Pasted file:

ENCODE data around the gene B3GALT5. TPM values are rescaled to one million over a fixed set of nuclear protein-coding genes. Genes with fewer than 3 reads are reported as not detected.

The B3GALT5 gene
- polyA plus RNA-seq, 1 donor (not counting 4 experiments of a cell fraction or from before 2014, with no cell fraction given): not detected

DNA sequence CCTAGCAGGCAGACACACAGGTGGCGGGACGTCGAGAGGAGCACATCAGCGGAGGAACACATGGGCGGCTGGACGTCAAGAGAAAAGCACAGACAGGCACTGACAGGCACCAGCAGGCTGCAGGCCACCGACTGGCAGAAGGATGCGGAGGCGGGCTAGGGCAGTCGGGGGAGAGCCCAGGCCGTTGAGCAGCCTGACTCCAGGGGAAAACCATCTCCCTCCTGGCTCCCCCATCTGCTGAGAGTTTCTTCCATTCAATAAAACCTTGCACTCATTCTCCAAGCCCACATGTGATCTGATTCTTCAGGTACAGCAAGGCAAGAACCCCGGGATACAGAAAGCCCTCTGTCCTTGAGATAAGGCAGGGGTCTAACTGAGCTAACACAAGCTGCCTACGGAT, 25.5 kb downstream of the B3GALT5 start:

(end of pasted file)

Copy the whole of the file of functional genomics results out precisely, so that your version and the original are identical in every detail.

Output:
ENCODE data around the gene B3GALT5. TPM values are rescaled to one million over a fixed set of nuclear protein-coding genes. Genes with fewer than 3 reads are reported as not detected.

The B3GALT5 gene
- polyA plus RNA-seq, 1 donor (not counting 4 experiments of a cell fraction or from before 2014, with no cell fraction given): not detected

DNA sequence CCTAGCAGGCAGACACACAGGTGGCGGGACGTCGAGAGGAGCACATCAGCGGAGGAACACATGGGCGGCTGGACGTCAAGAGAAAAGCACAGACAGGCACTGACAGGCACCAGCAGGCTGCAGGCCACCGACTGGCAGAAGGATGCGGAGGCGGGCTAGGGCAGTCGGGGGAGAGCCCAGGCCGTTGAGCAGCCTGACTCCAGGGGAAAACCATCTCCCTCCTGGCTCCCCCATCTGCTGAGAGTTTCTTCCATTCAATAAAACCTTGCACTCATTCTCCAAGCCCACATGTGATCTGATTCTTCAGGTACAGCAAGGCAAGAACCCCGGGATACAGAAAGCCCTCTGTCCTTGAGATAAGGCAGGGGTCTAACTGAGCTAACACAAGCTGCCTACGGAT, 25.5 kb downstream of the B3GALT5 start: